The Long, LONG Arc of History

With the debut of Margaret Ruthven Lang’s Dramatic Overture in 1893, the world changed: never before had an orchestral work composed by a woman been performed on the American stage.  The intervening 119 years have brought monumental social change, much of it due to the ever-increasing participation of women in all aspects of society.  But what of women in classical music?  Concerning female composers, it seems accurate to say that change is frustratingly slow.  Can this perception about their long arc of history be clearly spelled out and quantified? Our resident researcher Sarah Baer pored over eight seasons (2000-2008) of…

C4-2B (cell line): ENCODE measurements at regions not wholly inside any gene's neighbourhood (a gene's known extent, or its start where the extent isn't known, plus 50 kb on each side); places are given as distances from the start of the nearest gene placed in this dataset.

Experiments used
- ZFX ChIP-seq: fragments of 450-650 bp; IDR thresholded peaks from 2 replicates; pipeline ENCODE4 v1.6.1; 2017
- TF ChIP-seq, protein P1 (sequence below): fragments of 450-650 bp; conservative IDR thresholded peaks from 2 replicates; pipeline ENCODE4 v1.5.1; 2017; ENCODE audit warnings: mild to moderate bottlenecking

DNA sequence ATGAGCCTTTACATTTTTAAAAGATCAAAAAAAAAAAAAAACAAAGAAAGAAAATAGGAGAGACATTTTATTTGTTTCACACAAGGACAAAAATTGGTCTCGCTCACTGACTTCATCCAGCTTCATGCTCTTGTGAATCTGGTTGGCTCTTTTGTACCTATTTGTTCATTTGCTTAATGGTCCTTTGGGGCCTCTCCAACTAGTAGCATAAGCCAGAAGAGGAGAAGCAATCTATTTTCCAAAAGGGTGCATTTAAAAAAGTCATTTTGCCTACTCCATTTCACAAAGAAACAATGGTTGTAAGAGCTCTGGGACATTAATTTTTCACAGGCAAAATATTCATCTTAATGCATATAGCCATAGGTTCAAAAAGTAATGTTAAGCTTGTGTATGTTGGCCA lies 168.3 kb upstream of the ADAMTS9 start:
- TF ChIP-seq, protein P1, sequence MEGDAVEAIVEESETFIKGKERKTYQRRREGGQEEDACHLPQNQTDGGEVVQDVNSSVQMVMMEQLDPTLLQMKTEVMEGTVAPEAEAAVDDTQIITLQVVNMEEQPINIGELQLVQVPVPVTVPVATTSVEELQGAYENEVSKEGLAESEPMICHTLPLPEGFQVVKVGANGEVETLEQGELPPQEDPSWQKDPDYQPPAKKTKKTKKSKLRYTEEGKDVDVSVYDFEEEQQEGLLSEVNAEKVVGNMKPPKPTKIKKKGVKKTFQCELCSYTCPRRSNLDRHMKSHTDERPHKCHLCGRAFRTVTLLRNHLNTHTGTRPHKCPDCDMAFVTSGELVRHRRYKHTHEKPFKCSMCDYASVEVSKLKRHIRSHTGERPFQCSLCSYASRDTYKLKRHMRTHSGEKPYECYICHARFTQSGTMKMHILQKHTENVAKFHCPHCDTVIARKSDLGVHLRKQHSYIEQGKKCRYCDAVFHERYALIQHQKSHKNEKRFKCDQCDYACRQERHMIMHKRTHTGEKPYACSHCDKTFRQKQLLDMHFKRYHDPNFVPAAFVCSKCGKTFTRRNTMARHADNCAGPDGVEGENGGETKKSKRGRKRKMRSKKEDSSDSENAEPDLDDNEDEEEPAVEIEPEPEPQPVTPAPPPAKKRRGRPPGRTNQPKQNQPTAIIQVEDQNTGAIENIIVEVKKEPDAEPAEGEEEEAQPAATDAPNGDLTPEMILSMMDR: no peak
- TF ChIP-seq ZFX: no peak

The 1.7 Percent: Distilling the 2008-2009 Repertoire Reports

Stories about “the 1%” abound in the media, but today I would like to shine a light on a far less reported, though far more relevant for this site’s purposes, statistic: the 1.7%. Our own Sarah Baer crunched the numbers (provided by the League of American Orchestras) and determined that out of over 12,000 individual performances of orchestral pieces in the US during the 2008-2009 season, only 109 were works by female composers.  Taking into account that ensembles may have performed some of these 109 works more than once, Sarah concluded that (at most) women composers were heard in concert…